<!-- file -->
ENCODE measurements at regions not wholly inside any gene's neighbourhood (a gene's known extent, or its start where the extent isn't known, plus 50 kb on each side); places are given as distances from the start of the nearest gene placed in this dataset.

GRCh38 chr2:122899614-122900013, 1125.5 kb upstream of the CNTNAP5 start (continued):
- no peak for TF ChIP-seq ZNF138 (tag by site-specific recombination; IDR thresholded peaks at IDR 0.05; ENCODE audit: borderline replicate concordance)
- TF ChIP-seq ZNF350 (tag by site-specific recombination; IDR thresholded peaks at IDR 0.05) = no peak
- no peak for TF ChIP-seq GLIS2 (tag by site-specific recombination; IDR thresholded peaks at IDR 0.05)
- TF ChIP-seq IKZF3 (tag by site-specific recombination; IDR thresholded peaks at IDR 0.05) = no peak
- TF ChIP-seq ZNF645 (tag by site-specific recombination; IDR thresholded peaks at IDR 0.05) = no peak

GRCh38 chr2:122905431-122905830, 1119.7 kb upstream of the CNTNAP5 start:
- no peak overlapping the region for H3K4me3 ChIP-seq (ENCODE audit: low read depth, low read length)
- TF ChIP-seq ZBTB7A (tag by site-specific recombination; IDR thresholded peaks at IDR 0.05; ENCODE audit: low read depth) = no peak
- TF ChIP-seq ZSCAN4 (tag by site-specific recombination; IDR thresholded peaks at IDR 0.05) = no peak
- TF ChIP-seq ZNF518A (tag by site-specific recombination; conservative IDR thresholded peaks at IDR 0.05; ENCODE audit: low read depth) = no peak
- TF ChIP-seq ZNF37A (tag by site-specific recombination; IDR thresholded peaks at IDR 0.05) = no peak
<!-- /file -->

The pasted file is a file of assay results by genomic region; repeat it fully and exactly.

ENCODE measurements at regions not wholly inside any gene's neighbourhood (a gene's known extent, or its start where the extent isn't known, plus 50 kb on each side); places are given as distances from the start of the nearest gene placed in this dataset.

GRCh38 chr2:122899614-122900013, 1125.5 kb upstream of the CNTNAP5 start (continued):
- no peak for TF ChIP-seq ZNF138 (tag by site-specific recombination; IDR thresholded peaks at IDR 0.05; ENCODE audit: borderline replicate concordance)
- TF ChIP-seq ZNF350 (tag by site-specific recombination; IDR thresholded peaks at IDR 0.05) = no peak
- no peak for TF ChIP-seq GLIS2 (tag by site-specific recombination; IDR thresholded peaks at IDR 0.05)
- TF ChIP-seq IKZF3 (tag by site-specific recombination; IDR thresholded peaks at IDR 0.05) = no peak
- TF ChIP-seq ZNF645 (tag by site-specific recombination; IDR thresholded peaks at IDR 0.05) = no peak

GRCh38 chr2:122905431-122905830, 1119.7 kb upstream of the CNTNAP5 start:
- no peak overlapping the region for H3K4me3 ChIP-seq (ENCODE audit: low read depth, low read length)
- TF ChIP-seq ZBTB7A (tag by site-specific recombination; IDR thresholded peaks at IDR 0.05; ENCODE audit: low read depth) = no peak
- TF ChIP-seq ZSCAN4 (tag by site-specific recombination; IDR thresholded peaks at IDR 0.05) = no peak
- TF ChIP-seq ZNF518A (tag by site-specific recombination; conservative IDR thresholded peaks at IDR 0.05; ENCODE audit: low read depth) = no peak
- TF ChIP-seq ZNF37A (tag by site-specific recombination; IDR thresholded peaks at IDR 0.05) = no peak